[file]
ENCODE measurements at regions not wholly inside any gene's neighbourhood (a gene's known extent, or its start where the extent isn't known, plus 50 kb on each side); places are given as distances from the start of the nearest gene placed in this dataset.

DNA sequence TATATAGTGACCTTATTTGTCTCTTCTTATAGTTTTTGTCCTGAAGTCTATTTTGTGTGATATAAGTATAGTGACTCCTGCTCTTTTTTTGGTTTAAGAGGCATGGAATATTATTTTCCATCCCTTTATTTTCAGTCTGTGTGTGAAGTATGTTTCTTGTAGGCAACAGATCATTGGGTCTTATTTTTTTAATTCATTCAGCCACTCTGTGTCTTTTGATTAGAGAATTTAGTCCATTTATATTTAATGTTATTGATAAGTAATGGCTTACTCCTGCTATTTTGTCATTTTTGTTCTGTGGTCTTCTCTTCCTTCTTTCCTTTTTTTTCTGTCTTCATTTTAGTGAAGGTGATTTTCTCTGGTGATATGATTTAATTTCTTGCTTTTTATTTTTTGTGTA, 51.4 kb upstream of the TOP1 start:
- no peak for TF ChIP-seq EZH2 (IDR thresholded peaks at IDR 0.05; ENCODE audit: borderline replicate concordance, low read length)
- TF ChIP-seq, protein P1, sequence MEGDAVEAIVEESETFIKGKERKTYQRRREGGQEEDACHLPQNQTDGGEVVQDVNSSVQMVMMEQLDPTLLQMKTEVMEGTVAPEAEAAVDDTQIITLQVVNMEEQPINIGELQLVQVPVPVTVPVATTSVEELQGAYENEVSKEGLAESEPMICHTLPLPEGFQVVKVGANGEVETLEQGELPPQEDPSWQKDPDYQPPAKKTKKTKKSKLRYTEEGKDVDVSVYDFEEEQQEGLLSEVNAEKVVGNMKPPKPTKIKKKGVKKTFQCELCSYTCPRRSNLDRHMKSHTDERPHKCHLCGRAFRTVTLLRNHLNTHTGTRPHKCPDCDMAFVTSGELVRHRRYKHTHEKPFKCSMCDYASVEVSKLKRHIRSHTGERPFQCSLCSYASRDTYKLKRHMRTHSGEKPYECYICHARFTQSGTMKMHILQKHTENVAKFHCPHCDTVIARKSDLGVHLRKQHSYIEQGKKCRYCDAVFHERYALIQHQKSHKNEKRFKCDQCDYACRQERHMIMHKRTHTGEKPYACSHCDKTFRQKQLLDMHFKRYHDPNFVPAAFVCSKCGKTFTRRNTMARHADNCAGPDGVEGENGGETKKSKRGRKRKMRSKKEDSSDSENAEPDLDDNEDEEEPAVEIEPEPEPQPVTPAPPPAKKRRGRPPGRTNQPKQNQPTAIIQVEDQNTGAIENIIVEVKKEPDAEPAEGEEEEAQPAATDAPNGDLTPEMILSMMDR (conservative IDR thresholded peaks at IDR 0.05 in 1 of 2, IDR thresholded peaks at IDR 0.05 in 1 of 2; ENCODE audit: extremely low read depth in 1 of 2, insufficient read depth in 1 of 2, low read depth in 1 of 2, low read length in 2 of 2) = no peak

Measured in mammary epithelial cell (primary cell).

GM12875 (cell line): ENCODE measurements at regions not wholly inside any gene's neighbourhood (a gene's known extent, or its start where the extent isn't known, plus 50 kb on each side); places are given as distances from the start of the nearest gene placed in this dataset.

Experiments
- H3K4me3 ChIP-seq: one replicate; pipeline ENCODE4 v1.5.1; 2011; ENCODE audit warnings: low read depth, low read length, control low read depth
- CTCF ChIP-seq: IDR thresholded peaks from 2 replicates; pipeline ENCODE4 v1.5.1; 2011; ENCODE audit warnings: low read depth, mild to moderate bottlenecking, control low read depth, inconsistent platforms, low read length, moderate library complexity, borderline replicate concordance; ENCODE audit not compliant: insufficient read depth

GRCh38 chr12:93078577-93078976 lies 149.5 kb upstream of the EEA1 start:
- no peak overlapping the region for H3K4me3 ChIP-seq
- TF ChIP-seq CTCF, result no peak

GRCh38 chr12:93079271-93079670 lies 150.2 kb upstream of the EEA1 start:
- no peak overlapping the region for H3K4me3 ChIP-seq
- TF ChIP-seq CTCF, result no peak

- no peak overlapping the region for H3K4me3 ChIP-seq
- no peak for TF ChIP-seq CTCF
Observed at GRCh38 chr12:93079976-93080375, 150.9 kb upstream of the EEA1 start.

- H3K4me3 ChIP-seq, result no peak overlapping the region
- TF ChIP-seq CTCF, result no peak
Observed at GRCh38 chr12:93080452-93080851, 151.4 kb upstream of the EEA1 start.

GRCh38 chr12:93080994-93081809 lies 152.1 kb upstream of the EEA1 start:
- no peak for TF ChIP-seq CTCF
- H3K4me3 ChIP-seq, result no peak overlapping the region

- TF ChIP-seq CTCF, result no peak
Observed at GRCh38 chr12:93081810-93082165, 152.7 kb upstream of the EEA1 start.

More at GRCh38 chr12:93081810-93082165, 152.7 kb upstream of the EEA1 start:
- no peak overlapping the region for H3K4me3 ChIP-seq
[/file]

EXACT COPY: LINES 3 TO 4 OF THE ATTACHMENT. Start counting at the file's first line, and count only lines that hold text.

- no peak for TF ChIP-seq EZH2 (IDR thresholded peaks at IDR 0.05; ENCODE audit: borderline replicate concordance, low read length)
- TF ChIP-seq, protein P1, sequence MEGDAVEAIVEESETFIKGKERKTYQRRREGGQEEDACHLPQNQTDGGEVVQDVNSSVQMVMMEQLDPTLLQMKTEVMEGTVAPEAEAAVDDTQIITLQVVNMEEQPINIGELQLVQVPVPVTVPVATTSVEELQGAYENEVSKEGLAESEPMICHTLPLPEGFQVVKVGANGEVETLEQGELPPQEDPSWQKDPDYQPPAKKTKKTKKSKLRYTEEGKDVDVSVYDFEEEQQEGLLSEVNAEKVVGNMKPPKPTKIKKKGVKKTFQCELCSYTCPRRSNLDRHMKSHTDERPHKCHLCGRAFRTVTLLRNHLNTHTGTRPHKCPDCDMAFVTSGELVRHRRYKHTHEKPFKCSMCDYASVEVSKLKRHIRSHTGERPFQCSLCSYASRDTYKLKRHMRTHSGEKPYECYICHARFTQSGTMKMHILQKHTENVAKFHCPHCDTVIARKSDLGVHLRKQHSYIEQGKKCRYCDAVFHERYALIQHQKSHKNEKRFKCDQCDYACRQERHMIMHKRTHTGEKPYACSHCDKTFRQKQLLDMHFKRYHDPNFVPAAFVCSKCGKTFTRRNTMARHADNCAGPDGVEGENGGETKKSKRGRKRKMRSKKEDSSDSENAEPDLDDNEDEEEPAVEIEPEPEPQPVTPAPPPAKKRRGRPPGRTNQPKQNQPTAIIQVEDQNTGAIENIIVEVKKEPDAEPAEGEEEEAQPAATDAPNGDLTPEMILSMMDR (conservative IDR thresholded peaks at IDR 0.05 in 1 of 2, IDR thresholded peaks at IDR 0.05 in 1 of 2; ENCODE audit: extremely low read depth in 1 of 2, insufficient read depth in 1 of 2, low read depth in 1 of 2, low read length in 2 of 2) = no peak